02 January 2010

Caravaggio painting of the Nativity 'burned by Mafia in the 1980s'

Nativity with St Francis and St Lawrence, Caravaggio, 1609

Zenit carries a story by Elizabeth Lev, datelined 24 December:
In Italy, where we are still reeling from European Union ruling banning crucifixes in classrooms, another piece of devastating news struck last week; Caravaggio's massive and magnificent painting of the Nativity, stolen from Palermo in 1969, appears to have been destroyed by the mafia.

The Nativity with Sts Francis and Lawrence, painted in 1609 for the Oratory of San Lorenzo in Palermo, is counted among Caravaggio's last works. The Milanese artist on the run after murdering a man in Rome had taken refuge in Sicily while awaiting a papal pardon. Caravaggio would receive his pardon, but die on the way to Rome the following year.

The immense oil-on-canvas, (about 8 by 6 feet) was stolen on the night of Oct. 16, 1969, from the Oratory, and despite the exhaustive work of police investigators and pleas from the art world, the painting never resurfaced. It remains on the FBI's list of top 10 art crimes.

This past Dec. 9, Gaspare Spatuzzo, a former mafia hitman turned "pentito" (the Italian term for an informer), revealed that the painting, damaged during the theft, had been burned in the 1980s.

Full report here.

Web Gallery of Art carries this description of the painting:

The painting representing the Nativity was stolen in October 1969 from the church of San Lorenzo in Palermo, where it had been since it was made. The composition is less successful than in other cases; the contained and pensive atmosphere, however, shows that at this stage Caravaggio associated the idea of advent of Christ not with the joy of Redemption but with a future that was at best uncertain.

Under the roof of the stable in Bethlehem, whose side walls are disappearing into brownish darkness, shepherds and saints gathered to worship the newborn Christ-child in such a way that we can make out Archdeacon Lawrence on the left only after a second look, and viewers may well mistake St Francis for a shepherd. One figure, the patron, represents the church for which the picture was intended, and the other, the Order to which the church belongs. We cannot be entirely sure who Joseph, the foster-father, is.

The center of the picture is shared out between the figures who have come to worship. The naked Christ-child lies there on a bed of straw and some white drapery. Exhausted, the Holy Virgin is crouching on the ground behind him - wearing an unusually cut dress, which is falling from her right shoulder - looking at the child. The ox, which appears behind St Lawrence, is also looking in that direction. Above all this, an angel is flying down from heaven. In his left hand he is holding a banner on which the words of the gloria are written. His right hand is pointing upwards, as if, by also looking at the baby, he wanted to reassure the Christ-child that he really is the Son of God.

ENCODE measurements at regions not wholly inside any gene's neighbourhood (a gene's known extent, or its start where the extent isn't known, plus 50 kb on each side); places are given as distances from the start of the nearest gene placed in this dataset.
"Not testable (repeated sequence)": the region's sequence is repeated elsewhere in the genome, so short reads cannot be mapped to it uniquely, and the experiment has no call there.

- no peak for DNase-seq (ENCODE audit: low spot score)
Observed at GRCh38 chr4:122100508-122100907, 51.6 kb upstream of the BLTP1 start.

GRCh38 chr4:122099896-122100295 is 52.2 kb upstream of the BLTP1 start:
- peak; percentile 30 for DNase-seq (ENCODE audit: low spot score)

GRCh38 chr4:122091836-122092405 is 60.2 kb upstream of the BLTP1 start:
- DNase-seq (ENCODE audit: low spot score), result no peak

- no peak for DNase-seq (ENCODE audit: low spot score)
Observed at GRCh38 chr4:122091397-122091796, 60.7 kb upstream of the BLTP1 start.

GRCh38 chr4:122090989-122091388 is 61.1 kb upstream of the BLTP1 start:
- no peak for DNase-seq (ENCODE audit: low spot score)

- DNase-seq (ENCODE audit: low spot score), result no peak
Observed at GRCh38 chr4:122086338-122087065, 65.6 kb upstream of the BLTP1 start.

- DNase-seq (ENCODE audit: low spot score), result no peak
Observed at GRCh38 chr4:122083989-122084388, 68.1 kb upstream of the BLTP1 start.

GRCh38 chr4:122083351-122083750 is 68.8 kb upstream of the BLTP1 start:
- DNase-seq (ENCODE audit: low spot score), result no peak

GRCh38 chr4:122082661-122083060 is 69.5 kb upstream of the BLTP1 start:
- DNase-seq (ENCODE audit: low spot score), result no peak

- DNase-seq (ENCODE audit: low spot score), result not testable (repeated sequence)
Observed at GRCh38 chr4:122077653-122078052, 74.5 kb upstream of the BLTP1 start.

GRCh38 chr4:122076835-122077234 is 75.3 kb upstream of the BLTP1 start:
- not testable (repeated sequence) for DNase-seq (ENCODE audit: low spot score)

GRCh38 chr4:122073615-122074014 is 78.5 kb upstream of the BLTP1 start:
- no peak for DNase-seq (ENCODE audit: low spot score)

From time to time people say that the Church should sell all its treasures and give the money to the poor. How do you sell a stained-glass window made as an expression of faith? How do you sell Michaelangelo's Pietà? How do you sell Manila Cathedral? To whom would you sell these? Wealthy persons who have built their fortune on the bakcs of the poor?

The late English journalist Malcolm Muggeridge found his faith in Calcutta when he visited a home there belonging to the Missionaries of Charity, Blessed Mother Teresa's group, and discovered a beautiful monstrance in the chapel that someone had given. Mother Teresa happily accepted this, as only the best was good enough for God. She didn't say to the donor 'why don't you give the money instead for the poor?' The experience of Muggeridge led to his writing Something Beautiful for God.

Back in 2005 while doing mission appeals for the Columbans one weekend at Westminster Cathedral in London I was confronted after one Mass by a particularly obnoxious young man who was using this kind of argument. I knew from his accent that he was not from a poor background, but very likely from a privileged one. He really tested my patience but I also was aware that when we are young and idealisic we can be obnoxious, especially when we have a very narrow view of things.

Judas complained when the woman poured expensive perfume over the feet of Jesus in order to express her love for God for her as a sinner.

The Caravaggio painting was stolen, not only from the Church of San Lorenzo in Palermo, but from all of us.

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